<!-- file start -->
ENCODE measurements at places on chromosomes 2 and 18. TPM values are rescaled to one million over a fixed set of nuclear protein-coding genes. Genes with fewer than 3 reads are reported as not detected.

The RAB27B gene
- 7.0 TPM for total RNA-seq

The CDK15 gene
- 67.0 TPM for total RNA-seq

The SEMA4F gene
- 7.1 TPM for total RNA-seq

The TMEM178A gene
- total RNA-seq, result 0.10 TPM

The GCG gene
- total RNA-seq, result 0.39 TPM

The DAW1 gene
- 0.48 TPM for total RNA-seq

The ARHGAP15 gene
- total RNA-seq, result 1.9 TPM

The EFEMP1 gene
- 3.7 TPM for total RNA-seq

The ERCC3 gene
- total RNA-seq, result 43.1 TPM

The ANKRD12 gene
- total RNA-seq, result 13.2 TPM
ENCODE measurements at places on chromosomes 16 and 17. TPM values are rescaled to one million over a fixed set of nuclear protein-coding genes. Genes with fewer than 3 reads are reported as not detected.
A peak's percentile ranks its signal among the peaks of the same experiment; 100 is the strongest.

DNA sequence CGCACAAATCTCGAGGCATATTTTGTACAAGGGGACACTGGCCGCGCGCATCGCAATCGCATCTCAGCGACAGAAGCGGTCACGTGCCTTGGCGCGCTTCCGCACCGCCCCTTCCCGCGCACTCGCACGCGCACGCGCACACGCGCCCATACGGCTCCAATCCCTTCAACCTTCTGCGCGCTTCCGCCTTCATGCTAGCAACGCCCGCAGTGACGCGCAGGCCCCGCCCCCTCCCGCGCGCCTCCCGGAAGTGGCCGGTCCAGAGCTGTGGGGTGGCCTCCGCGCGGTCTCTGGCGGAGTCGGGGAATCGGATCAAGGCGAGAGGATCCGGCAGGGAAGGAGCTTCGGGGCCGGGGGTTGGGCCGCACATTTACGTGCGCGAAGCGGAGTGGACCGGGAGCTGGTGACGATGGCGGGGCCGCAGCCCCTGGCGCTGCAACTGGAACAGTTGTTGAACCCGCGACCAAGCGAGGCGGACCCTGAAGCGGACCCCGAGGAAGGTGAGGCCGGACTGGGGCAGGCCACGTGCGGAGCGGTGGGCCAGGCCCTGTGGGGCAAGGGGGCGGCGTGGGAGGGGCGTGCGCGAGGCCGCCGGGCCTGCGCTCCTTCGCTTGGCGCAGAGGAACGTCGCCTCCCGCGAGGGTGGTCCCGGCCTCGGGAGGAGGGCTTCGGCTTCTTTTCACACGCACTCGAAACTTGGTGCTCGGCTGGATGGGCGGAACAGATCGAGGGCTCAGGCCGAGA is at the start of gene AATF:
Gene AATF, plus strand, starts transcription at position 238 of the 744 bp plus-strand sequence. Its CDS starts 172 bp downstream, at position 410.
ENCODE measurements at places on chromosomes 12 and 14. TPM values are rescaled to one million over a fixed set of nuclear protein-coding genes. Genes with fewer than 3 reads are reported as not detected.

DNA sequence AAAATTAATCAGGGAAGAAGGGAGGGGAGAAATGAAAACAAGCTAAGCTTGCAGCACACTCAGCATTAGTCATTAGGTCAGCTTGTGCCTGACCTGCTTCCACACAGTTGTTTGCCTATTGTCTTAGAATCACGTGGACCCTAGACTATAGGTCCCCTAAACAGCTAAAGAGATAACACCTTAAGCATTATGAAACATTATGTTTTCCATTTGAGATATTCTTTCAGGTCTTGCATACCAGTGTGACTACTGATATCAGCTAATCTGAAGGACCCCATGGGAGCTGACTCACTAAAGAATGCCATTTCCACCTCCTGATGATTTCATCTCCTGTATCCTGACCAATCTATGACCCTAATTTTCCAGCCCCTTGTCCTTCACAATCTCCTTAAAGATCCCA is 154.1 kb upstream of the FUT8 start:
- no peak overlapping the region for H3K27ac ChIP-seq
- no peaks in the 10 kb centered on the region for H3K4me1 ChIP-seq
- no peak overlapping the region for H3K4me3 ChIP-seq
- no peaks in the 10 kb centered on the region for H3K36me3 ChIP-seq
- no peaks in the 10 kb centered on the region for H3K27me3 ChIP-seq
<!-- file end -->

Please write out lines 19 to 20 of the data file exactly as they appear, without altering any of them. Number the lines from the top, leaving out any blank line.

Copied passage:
- total RNA-seq, result 43.1 TPM

The ANKRD12 gene